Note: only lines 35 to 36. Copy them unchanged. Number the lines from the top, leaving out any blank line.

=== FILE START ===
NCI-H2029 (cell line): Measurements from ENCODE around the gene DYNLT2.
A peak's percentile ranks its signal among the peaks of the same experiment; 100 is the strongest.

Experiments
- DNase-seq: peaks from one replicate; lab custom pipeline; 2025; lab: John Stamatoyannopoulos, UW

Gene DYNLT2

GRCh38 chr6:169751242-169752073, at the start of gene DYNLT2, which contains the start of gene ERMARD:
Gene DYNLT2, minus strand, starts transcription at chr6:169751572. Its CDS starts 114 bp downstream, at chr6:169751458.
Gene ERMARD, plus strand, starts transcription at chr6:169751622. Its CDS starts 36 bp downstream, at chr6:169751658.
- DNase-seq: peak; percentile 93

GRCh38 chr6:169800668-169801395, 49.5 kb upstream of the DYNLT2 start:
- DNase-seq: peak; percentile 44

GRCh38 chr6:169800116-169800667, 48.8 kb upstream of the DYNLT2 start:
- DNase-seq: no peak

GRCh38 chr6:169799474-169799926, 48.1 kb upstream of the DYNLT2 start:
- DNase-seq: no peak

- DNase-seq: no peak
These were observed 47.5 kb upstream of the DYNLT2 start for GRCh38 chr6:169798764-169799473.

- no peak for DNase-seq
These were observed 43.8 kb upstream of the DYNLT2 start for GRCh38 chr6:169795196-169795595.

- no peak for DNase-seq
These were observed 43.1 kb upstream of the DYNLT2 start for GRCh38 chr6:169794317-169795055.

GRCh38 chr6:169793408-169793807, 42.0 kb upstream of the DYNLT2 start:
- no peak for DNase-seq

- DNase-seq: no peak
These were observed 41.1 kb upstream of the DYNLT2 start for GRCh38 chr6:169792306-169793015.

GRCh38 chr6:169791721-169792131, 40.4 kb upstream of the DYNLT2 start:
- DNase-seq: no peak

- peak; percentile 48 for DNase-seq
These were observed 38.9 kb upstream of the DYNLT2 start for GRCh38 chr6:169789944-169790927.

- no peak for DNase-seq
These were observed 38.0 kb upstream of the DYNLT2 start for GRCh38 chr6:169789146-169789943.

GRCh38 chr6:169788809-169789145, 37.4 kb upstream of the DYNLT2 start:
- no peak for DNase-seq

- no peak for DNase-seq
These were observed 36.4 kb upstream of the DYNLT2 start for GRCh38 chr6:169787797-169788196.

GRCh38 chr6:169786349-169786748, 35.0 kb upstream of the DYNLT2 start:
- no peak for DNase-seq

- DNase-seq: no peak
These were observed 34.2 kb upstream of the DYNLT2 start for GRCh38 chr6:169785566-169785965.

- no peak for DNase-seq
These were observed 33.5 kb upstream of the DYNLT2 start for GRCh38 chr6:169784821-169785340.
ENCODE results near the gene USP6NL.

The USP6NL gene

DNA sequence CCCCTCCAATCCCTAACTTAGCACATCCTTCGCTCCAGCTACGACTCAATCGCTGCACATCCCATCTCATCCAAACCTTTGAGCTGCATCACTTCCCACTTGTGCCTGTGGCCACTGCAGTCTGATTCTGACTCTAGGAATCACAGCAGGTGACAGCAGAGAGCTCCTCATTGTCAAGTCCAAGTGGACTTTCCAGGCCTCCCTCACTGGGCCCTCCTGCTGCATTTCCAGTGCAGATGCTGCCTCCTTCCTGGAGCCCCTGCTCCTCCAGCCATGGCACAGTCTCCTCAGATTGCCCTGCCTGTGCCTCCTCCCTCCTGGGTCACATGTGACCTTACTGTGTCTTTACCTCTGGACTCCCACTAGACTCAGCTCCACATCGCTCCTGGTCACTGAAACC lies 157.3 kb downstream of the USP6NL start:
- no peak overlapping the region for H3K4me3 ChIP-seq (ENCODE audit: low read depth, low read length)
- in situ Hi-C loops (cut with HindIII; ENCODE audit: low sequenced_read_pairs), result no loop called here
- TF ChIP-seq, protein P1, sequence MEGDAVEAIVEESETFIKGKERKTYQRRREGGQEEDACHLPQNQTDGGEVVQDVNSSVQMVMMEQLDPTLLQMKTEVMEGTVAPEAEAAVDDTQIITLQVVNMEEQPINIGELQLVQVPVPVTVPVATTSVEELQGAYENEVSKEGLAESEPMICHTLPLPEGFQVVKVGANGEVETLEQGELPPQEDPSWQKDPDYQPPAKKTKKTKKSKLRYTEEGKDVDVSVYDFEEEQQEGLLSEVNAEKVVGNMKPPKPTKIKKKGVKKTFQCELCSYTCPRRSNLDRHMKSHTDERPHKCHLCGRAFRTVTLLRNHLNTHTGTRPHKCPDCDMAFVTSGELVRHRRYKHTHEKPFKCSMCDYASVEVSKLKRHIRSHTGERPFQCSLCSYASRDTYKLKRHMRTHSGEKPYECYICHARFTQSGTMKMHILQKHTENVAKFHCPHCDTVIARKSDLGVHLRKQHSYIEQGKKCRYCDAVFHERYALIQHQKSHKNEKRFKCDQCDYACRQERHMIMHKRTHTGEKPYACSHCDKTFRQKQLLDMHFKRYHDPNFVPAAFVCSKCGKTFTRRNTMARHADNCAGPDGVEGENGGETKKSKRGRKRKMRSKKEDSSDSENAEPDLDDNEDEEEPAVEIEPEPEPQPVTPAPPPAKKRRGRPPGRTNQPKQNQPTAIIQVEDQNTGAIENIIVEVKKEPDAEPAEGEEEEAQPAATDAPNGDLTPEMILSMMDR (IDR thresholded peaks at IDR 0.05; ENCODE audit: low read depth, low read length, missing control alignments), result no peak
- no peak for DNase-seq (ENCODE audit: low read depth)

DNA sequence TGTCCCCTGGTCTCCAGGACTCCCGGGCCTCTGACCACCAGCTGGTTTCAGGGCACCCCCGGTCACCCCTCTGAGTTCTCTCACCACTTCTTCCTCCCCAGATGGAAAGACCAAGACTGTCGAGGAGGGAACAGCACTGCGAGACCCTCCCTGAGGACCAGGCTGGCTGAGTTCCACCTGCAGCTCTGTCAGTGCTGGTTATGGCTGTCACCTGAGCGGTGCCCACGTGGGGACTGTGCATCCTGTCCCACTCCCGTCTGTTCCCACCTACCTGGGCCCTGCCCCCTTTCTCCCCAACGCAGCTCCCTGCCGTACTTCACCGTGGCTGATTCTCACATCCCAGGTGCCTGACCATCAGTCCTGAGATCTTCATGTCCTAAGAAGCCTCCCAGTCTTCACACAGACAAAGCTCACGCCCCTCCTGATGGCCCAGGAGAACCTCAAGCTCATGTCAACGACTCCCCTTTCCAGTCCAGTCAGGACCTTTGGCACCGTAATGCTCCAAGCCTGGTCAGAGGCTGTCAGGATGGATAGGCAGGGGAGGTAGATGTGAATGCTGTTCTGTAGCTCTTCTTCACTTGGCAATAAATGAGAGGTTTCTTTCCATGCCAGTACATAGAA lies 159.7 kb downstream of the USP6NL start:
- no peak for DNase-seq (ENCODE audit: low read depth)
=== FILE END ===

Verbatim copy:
These were observed 36.4 kb upstream of the DYNLT2 start for GRCh38 chr6:169787797-169788196.

GRCh38 chr6:169786349-169786748, 35.0 kb upstream of the DYNLT2 start: